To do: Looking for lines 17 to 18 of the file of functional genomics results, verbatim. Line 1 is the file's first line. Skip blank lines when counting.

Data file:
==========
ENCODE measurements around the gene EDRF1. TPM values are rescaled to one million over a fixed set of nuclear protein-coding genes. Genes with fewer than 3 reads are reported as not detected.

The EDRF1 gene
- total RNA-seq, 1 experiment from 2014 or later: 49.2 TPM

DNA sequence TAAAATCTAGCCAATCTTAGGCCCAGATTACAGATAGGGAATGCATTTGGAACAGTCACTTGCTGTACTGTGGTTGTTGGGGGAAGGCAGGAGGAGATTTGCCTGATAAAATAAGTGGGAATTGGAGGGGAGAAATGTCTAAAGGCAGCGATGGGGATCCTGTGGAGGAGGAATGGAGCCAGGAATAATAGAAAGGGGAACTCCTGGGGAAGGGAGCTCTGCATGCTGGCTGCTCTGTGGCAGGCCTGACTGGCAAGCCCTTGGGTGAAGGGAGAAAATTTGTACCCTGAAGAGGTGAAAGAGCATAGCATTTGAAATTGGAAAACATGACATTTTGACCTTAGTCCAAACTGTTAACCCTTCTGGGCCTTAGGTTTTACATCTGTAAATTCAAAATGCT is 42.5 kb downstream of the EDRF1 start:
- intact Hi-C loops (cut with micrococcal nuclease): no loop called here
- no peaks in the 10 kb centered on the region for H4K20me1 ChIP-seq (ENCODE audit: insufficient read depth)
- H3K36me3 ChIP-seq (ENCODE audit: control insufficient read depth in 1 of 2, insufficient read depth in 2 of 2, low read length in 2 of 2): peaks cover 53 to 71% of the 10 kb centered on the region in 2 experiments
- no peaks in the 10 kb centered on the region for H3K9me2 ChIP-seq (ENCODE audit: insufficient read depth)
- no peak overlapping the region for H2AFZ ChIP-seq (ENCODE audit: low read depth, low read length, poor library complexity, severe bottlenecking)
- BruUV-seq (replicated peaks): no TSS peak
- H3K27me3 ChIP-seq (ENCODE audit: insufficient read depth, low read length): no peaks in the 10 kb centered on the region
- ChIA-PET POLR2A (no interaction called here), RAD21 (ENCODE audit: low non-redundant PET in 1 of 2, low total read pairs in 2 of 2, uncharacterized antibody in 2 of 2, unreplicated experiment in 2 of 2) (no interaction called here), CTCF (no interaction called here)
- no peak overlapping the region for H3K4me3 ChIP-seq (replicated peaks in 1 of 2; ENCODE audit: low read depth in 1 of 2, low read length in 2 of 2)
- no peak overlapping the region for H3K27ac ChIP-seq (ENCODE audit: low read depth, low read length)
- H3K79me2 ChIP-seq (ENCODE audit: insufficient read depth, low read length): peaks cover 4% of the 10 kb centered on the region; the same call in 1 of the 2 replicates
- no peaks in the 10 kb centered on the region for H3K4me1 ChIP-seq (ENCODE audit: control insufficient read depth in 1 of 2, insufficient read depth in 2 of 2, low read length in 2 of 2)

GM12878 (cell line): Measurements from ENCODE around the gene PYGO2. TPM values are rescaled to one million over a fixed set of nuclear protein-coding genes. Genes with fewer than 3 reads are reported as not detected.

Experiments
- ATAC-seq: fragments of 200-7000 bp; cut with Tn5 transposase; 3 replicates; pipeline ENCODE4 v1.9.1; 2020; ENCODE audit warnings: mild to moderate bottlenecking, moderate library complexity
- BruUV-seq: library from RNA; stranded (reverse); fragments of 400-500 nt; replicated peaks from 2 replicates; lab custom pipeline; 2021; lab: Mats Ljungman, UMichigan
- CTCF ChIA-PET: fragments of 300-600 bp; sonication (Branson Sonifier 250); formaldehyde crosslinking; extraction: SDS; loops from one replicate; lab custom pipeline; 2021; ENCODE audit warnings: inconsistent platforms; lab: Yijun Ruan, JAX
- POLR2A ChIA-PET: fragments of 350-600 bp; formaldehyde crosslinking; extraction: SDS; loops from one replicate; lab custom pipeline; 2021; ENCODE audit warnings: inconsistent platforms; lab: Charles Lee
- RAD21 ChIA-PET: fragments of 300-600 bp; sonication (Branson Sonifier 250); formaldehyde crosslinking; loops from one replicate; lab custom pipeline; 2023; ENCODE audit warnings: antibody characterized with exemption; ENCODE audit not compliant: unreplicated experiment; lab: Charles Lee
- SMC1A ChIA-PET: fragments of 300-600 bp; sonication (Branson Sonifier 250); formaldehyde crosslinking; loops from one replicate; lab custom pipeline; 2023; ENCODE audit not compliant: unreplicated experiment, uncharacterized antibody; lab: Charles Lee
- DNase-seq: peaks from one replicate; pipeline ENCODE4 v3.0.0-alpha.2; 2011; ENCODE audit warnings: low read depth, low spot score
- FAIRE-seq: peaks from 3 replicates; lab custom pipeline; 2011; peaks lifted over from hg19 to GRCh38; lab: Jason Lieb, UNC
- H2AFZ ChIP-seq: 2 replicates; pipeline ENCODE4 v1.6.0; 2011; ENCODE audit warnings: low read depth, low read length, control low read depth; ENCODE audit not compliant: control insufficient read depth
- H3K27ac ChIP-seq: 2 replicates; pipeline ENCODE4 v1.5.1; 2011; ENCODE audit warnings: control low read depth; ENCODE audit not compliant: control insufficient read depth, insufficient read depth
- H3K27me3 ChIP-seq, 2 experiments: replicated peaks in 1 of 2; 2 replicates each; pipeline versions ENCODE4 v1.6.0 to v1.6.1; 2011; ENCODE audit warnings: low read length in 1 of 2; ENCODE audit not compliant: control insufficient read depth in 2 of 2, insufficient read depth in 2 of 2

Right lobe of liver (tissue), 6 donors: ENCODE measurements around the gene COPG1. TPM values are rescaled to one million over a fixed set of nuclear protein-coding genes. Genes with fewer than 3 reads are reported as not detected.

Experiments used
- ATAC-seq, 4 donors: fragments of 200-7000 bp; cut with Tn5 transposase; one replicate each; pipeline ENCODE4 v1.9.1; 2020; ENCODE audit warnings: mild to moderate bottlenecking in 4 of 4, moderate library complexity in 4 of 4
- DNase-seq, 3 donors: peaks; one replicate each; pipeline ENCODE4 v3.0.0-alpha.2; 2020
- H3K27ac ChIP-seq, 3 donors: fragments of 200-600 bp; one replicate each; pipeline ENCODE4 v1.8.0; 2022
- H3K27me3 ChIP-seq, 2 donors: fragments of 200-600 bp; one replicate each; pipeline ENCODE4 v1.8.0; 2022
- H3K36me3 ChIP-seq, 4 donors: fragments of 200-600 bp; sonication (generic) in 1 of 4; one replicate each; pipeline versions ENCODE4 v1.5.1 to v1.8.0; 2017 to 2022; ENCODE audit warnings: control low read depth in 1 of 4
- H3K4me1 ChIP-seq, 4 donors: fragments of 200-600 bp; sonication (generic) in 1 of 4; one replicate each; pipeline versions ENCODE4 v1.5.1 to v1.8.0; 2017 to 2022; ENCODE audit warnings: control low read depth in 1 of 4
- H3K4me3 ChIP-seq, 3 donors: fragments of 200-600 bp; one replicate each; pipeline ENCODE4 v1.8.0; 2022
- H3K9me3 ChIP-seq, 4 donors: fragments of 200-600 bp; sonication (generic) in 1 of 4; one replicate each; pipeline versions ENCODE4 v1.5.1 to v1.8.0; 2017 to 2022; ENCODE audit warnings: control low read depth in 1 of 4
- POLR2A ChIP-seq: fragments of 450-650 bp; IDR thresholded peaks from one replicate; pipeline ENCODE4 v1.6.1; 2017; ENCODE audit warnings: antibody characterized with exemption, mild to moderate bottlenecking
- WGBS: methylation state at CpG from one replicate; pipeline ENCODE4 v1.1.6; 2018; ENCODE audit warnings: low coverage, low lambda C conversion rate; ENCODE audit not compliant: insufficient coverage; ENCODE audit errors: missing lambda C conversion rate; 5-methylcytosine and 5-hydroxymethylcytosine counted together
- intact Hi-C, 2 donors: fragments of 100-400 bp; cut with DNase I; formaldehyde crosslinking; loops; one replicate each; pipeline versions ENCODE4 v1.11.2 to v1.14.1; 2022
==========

GM12878 (cell line): Measurements from ENCODE around the gene PYGO2. TPM values are rescaled to one million over a fixed set of nuclear protein-coding genes. Genes with fewer than 3 reads are reported as not detected.

Experiments